Robin’s quest

It’s – as Noddy Holder says – Christmas. It must be. The lights are up. The crackers are in the shops. And the battle for the hearts, minds and wallets of the nation has begun in over-tinseled earnest. Telly Addict #22 checks to see if indeed the adverts are better than the programmes. They’re shorter. And cost about the same (except The Crown, which costs more than anything ever).  I’ve watched them all, so that you don’t have to, and can keep on fast-forwarding past.

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Britain’s fifth biggest chain Aldi remains very much an outlier when it comes to the annual battle for the hearts and wallets of the seasonally vulnerable, but they did well to hire national treasure Jim Broadbent to narrate their underpowered living carrot fable, which is undermined, festively speaking, by its message of abduction and cruelty. Like the carrot’s family, the little Waitrose girl also leaves a mince pie out, but for a robin. No mythic gift-givers or flying sleighs here, just a non-anthropomorphic bird and a girl. It’s my favourite.

Marks & Spencer plays the celebrity card, with dame-in-all-but-name Janet McTeer as Mrs Christmas. It’s overblown, unconvincing and explicitly links love to consumer goods made in a Chinese factory. Not sure what the colour-coded yetis are saying about Argos. That their products are abominable? John Lewis seems to have captured the national imagination AND annoyed nature charities with its bouncing wildlife (don’t try this with foxes, hedgehogs or dogs at home, kids).

I’m interested in the current campaign, Stop Funding Hate, to pressure big chains to stop advertising in newspapers that peddle hate speech. The link to their Facebook page is here. It may inspire you to put pressure on your local supermarket via head office. It worked on Co-op, and Lego!

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Right, all those mince pies are making me hungry.

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That Steak Diane from last week’s opening round of Masterchef: The Professionals (BBC Two) has taken my appetite away, and it was made by judge Marcus Wareing! As a lifelong fan of Masterchef, I used to be wary of Masterchef: The Professionals – back for its ninth series – as I couldn’t see the schadenfreude in trained chefs competing with trained chefs. But it’s actually fascinating and I’m delighted to have it back. Not least for the little silent movies acted out by the judges. There’s a montage of these, and of Greg Wallace’s best gurns and exclamations in Telly Addict.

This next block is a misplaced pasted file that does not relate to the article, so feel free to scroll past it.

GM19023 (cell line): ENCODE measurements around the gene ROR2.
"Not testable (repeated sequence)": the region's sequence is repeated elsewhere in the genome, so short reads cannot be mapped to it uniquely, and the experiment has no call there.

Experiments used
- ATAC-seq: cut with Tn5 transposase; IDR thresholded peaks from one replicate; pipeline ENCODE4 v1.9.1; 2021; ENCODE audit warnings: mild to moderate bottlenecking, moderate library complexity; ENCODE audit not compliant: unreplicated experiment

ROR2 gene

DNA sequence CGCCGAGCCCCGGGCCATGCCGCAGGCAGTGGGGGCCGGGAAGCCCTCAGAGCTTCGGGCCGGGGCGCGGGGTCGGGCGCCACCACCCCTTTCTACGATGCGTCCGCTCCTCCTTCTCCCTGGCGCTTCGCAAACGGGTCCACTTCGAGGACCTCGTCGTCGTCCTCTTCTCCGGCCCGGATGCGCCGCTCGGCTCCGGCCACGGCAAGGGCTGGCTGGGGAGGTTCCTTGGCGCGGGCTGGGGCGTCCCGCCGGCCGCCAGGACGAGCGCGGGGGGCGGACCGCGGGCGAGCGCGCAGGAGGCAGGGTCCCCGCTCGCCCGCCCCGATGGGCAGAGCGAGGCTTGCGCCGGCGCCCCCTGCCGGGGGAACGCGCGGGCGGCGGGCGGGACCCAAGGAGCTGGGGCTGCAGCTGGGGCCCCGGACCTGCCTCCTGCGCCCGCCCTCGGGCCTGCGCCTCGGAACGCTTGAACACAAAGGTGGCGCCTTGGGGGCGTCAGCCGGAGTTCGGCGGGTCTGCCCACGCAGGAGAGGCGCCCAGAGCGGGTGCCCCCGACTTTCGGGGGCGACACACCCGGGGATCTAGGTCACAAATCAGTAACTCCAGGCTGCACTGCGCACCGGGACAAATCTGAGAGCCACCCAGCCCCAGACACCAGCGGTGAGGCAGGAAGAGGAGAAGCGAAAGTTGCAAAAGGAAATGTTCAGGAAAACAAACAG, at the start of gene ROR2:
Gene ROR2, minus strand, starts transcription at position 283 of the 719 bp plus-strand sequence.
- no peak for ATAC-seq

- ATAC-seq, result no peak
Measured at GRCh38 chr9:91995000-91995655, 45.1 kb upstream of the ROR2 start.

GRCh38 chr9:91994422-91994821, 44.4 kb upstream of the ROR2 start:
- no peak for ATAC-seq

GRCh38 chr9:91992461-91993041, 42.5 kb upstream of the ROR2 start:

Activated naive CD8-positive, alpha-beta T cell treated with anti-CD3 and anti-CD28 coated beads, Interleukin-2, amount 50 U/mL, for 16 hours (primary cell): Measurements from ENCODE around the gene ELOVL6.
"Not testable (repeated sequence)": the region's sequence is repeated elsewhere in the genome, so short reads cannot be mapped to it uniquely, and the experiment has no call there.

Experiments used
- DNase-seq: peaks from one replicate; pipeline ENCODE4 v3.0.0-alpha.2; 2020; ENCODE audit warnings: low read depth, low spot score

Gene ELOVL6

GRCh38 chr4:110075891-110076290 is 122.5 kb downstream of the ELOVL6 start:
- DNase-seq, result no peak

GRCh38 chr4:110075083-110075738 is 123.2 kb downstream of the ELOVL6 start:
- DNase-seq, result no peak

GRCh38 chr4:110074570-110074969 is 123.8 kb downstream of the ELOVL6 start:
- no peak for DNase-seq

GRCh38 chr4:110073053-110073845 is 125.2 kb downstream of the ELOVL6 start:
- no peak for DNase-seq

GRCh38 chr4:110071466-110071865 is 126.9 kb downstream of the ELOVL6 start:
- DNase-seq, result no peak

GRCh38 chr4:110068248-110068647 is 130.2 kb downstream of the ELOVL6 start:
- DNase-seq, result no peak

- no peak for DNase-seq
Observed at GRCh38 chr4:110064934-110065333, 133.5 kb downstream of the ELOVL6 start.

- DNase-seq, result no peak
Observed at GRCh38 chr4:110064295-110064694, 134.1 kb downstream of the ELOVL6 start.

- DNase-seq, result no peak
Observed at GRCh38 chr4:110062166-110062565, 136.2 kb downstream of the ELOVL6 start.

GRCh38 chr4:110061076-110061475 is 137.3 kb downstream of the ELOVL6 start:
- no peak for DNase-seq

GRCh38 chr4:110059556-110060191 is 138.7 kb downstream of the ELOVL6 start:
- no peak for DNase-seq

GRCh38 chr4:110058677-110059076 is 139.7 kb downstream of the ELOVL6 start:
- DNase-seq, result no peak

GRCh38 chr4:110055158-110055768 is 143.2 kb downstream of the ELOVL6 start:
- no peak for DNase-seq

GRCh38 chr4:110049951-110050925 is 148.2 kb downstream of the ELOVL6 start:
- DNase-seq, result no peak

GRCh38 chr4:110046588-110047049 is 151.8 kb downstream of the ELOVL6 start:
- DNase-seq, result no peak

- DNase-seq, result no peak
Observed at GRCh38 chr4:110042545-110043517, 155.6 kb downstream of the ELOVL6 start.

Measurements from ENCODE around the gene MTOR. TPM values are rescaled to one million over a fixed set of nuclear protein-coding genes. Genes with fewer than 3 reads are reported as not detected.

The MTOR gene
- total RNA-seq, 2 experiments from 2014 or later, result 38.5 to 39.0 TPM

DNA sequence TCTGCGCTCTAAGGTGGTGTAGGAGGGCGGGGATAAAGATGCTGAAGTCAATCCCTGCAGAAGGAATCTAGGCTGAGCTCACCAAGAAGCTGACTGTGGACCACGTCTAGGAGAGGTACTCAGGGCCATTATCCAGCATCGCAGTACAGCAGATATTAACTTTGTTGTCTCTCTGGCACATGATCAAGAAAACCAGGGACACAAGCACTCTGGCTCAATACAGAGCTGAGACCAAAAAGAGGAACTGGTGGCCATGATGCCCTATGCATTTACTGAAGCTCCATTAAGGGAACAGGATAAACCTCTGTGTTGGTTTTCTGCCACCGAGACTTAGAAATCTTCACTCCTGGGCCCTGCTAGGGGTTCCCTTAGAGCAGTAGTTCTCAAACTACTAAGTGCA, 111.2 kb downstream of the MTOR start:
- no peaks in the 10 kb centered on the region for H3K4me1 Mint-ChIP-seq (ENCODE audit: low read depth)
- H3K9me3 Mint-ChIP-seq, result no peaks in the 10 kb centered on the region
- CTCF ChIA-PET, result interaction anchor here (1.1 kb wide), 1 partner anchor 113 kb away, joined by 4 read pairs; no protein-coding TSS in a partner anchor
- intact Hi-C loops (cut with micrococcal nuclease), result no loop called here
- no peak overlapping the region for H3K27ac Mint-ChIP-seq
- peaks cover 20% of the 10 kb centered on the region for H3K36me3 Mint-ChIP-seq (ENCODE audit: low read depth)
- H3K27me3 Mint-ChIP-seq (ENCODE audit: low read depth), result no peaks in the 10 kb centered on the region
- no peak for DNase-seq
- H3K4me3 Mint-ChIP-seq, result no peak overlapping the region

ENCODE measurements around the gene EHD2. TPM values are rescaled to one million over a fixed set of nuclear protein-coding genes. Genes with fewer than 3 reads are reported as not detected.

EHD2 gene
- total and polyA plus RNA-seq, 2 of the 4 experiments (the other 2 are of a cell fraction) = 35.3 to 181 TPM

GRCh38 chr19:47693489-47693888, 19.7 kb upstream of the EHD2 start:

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The BBC risks accusations of nationalism and tokenism by branding November #BlackandBritish, but so far, I’ve enjoyed British-Nigerian historian David Olusoga’s Forgotten History (BBC Two), which seeks to look even further back than the current casting crisis for black British actors, to African Roman Centurions and black Georgians.

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I read AA Gill in the Sunday Times knocking this series for being everything that’s box-tickingly wrong with the BBC but I disrespectfully disagree. In light of current global shifts to the “alt-right” – and the belated wake-up at the BBC and elsewhere to actual diversity, it’s a pretty vital warning from history.

Lionised British dramatist Stephen Poliakoff – whose last lauded drama for the BBC, Dancing on the Edge, was about a black British jazz band in the 1930s – is not my cup of tea. I vowed to give his new one, set after the war, a chance, but I only lasted 15 minutes. It’s just decent actors declaiming stuff that nobody says.

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I assume he actually instructed Jim Sturgess to do an impression of Sean Connery.

There’s a lovely moment of Zen comes from Planet Earth II, a series whose only misstep is to not have used the Duran Duran song as its theme.

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Oh, and regular visitors to this blog will know exactly what the object on the coffee table is.

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As you know, we shoot Telly Addict on a Wednesday morning for a Thursday airdate. This mean we shot Telly Addict #21 on the morning of 9 November, 2016, an historic date and not a nice one. I’d already written it and chosen the clips. I added in a brand new opening based upon the US Presidential Election of the night before. Like a lot of people, I get my headlines from the Internet, but turn to the TV for context, then to the newspaper for analysis. As such, I rely on TV news to confirm or deny what I’ve already gleaned online. This reflects my age, my generation, born in the 60s, raised on analogue TV, an early adopter of video, then DVD, satellite and more recently streaming. If someone dies, I need to see it on TV before I fully believe it. On Wednesday morning, I turned on the TV to see the full horror of Donald Trump’s tsunami.

It did not put me in a tremendous mood to pretend nothing had happened and film some humorous links about some telly I’d watched in the previous seven days. But I’m a professional, and here it is. (The very first Telly Addict for my new patrons UKTV was filmed just after the EU Referendum. So we have form in this area.)

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Life goes on. Life must go on. Regardless of the US Election result, I knew it was never going to be a “slow news week”, so, in an attempt to build in a sense of calm, I ran the story of a pygmy three-toed sloth and his quest for a mate throughout Telly Addict. It was a rare non-fatal, danger-free strand from the first part of that wise old Galapagos tortoise David Attenborough’s latest bulletin from the natural world, Planet Earth II (BBC One) – a rather blunt title, I find, for such a display of wonder.